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Cheaper phone bills on the horizon?

CNET's Declan McCullagh says a move in Congress to eliminate the E-rate program might cut $10 off the monthly tab.

Don't get too excited yet, but there's a chance your monthly telephone bill will get a few dollars cheaper.

Some members of Congress have begun speculating whether a government entitlement program riddled with waste and corruption and funded by taxes on telecommunications companies should be terminated. If the so-called E-rate program ended, the average phone bill would drop by $10 or more a year, an annual total of $2.25 billion.

There's no way to tell whether E-rate is working, its setup likely violates federal law, and nobody seems to be in charge.

Rep. Joe Barton, chairman of the House Committee on Energy and Commerce, suggested at a hearing last week that the E-rate program had become a billion-dollar boondoggle. "This committee has no choice but to develop legislation to scrap the status quo and apply some common sense to the E-rate program," the Texas Republican said.

E-rate was created in 1996 to wire schools and libraries to the Internet by providing discounts of up to 90 percent on approved products and services. Since then, E-rate administrators have vacuumed in $14.6 billion in telecommunications taxes but have, inexplicably, handed out only $9.2 billion.

A recent Government Accountability Office report exposes the Federal Communications Commission's slipshod management of the E-rate program. Among the GAO's findings: There's no way to tell whether E-rate is working or worth keeping around, its current setup likely violates federal law, and nobody seems to be in charge.

"FCC established an unusual structure for the E-rate program but has never conducted a comprehensive assessment of which federal requirements, policies and practices apply," the report concluded. No wonder one E-rate "provider" pleaded guilty last year to bid rigging and wire fraud, and agreed to pay $20 million in restitution.

If E-rate were run by a private firm that had to follow standard accounting rules, this scheme would have been toast long ago.

But this is Washington, D.C., where the mere act of questioning an entitlement program counts as political doughtiness of the first order. Barton deserves credit for being courageous enough to raise the possibility of rethinking E-rate, which has been a third rail of technology policy for nearly a decade.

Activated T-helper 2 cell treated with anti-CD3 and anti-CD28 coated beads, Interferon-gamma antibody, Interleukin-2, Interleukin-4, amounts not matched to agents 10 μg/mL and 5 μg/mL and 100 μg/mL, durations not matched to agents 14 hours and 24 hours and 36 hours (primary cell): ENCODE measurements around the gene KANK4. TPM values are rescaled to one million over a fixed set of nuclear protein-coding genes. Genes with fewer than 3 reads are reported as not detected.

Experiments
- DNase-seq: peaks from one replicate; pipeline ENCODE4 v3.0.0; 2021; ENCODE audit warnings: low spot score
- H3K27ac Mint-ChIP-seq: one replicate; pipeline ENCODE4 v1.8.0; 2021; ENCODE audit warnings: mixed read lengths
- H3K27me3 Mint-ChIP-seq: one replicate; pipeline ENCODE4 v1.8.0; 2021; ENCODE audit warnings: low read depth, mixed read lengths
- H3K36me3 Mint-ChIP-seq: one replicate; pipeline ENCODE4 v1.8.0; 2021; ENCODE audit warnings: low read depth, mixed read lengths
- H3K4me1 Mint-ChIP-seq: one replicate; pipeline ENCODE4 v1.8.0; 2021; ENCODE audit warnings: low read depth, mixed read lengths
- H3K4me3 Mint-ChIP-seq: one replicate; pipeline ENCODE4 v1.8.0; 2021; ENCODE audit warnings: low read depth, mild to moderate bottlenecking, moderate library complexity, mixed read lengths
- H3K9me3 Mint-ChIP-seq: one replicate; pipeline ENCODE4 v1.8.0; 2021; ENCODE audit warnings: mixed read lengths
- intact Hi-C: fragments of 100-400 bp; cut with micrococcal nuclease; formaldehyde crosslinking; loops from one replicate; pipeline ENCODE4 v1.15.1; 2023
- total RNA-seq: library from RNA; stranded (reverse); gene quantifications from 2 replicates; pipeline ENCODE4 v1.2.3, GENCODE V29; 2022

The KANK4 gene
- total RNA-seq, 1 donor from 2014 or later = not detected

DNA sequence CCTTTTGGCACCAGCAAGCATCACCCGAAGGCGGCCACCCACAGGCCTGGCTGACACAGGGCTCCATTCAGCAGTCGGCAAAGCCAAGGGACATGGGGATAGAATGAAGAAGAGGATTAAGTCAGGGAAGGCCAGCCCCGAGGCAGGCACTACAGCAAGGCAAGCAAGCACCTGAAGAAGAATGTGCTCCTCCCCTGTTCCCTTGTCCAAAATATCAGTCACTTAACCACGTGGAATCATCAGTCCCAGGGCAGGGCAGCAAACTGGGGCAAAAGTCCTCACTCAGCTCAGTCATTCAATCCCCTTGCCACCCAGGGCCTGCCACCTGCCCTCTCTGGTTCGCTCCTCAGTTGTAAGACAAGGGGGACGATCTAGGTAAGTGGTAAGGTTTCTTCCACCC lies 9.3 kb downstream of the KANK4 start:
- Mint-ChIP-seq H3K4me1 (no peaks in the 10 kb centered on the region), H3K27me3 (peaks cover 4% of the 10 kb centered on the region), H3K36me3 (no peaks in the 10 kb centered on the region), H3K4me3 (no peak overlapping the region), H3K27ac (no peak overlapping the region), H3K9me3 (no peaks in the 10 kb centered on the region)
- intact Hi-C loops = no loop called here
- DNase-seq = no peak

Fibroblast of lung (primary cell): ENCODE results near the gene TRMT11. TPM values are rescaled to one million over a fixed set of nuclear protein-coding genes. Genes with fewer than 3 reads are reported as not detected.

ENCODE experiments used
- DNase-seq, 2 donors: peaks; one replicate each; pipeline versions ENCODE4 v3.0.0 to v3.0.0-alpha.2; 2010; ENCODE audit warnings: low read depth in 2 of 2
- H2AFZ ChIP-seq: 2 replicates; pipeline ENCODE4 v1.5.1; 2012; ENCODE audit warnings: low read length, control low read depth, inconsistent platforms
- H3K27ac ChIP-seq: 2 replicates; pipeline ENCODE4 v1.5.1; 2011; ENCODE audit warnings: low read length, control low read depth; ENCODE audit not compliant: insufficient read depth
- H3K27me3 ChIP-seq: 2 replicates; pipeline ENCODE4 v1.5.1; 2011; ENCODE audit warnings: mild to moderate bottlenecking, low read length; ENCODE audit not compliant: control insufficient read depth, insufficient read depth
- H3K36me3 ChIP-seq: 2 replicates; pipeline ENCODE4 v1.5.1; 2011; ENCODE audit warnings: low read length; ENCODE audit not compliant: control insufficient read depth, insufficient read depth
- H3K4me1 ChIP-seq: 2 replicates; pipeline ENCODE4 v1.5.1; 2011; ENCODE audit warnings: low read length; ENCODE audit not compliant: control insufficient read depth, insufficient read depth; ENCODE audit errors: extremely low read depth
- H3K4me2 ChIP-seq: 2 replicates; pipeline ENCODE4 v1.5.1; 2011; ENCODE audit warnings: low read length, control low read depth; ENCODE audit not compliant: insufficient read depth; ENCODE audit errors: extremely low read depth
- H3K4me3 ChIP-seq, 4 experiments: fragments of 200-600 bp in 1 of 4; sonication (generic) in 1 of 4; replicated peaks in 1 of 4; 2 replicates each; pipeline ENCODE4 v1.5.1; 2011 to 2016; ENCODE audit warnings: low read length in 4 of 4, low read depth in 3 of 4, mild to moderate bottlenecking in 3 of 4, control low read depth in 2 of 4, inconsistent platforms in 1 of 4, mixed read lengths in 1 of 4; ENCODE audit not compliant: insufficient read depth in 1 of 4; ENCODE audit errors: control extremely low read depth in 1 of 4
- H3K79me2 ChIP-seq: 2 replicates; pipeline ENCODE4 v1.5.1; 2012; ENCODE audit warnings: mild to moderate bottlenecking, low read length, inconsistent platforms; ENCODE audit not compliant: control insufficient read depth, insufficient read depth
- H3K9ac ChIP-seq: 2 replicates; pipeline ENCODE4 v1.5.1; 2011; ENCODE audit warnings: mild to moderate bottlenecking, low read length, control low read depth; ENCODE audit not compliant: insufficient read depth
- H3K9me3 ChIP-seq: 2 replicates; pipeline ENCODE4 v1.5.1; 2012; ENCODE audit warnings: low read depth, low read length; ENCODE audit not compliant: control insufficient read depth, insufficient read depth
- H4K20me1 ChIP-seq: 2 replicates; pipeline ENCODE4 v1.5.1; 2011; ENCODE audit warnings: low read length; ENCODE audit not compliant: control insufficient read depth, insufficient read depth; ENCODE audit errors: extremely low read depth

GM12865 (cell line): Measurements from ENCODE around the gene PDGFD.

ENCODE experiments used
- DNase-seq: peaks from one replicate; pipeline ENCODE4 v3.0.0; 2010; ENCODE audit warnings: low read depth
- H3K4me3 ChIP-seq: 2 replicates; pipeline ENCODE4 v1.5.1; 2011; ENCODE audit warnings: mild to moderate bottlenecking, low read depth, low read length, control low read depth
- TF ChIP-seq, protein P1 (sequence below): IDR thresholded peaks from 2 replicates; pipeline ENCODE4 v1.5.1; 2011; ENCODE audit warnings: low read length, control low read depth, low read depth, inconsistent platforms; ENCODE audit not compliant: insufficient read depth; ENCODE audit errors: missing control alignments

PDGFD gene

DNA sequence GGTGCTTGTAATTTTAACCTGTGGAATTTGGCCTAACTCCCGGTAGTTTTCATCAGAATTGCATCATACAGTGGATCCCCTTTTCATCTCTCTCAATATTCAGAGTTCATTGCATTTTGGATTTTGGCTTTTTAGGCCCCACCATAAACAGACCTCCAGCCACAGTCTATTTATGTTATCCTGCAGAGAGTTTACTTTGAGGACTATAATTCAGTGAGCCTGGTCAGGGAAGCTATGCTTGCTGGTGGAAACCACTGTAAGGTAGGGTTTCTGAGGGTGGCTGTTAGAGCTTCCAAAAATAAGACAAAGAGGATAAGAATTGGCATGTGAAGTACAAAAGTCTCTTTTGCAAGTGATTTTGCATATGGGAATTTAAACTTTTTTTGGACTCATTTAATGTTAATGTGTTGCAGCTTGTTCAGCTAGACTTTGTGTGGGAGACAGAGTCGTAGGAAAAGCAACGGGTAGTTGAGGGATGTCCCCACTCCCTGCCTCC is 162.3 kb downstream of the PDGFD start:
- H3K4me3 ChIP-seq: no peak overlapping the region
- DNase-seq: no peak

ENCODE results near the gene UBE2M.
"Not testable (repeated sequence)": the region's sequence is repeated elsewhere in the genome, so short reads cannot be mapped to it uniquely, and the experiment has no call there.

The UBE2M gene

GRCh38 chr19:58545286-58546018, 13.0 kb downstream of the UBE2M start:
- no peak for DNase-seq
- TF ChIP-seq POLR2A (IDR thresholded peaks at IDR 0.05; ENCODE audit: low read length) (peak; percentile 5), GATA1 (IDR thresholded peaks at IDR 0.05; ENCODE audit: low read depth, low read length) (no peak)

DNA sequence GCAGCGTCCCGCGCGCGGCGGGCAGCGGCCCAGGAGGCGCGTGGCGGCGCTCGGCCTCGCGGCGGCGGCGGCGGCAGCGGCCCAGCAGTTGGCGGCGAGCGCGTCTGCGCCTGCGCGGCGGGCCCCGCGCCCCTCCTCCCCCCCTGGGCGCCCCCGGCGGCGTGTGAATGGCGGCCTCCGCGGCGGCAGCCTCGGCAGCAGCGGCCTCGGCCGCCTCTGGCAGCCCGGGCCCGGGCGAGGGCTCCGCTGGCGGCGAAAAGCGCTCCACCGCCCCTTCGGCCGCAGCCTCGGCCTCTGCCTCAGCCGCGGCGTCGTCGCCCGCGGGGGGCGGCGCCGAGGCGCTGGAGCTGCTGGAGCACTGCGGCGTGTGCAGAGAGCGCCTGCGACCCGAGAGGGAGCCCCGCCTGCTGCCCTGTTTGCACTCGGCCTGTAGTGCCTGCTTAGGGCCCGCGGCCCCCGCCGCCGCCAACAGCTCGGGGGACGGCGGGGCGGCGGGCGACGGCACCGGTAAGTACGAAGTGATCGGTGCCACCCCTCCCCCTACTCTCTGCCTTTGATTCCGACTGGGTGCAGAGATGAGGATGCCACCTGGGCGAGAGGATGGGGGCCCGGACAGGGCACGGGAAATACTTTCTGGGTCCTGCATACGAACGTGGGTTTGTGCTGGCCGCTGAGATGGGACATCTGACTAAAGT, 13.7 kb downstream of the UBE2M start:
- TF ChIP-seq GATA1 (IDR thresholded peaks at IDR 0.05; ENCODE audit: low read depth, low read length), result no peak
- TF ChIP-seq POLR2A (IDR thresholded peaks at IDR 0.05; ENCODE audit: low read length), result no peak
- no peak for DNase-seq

"The mismanagement of the E-rate program seems to know few bounds," Barton said. "Unscrupulous vendors have fleeced the program, while underserved communities and telephone customers are paying the price. The FCC, these merchants and certain schools all must share the blame for this disgrace."

This is shaping up to be a partisan divide. At last week's hearing, Rep. Jay Inslee, D-Wash., suggested that he might be open to modest reforms such as moving E-rate away from the FCC and to another agency. More partisan Democrats, including Michigan's John Dingell and Bart Stupak, seem opposed to any changes.

A taxing reform process
A decade ago, when Internet connections were rare and expensive, there was some justification for a national effort to link up schools and libraries.

Today, though, broadband connections are plentiful and inexpensive: More than 94.3 percent of U.S. ZIP codes had high-speed lines available through one or more providers as of last year. In 2002, according to the Department of Education's estimates, 99 percent of public schools and 92 percent of school classrooms enjoyed Internet hookups. Thanks to cheaper products and wireless connections, those numbers are probably approaching 100 percent today.

In inimitable Washington style, that good news has been used to raise taxes instead of reducing them. The FCC has boosted E-rate taxes from about $1.7 billion in 1998 to $2.25 billion today. As a result, consumers and businesses pay more than they otherwise would on long-distance and wireless phone bills.

In 1999, the FCC ordered phone companies to hide the E-rate taxes from consumers.

Does this process sound a bit odd? It should. Only Congress has the power to raise taxes. Federal agencies don't.

But politicians have been leery of confronting this constitutionally dubious entitlement program. In fact, the FCC in 1999 ordered phone companies to hide the E-rate taxes from consumers, prompting an angry dissent from then-Commissioner Harold Furchtgott-Roth, who called it a naked attempt by the commission "to distance itself from certain federal charges."

Opposition to any reforms will come from the influential American Library Association, whose members benefit from this popular entitlement. Justifying E-rate taxes is a top priority of the ALA's Washington office, and the group mounted lobbying campaigns when E-rate appeared to be threatened.

Reformers once tried to fix E-rate and then phase it out over five years. Both Rep. Billy Tauzin, R-La., and Sen. Conrad Burns, R-Mont., introduced legislation in 1998 that failed.

One reason Tauzin and Burns didn't succeed six years ago: E-rate's waste and fraud had not come to light. The difference today is that Rep. Barton has far better arguments on his side.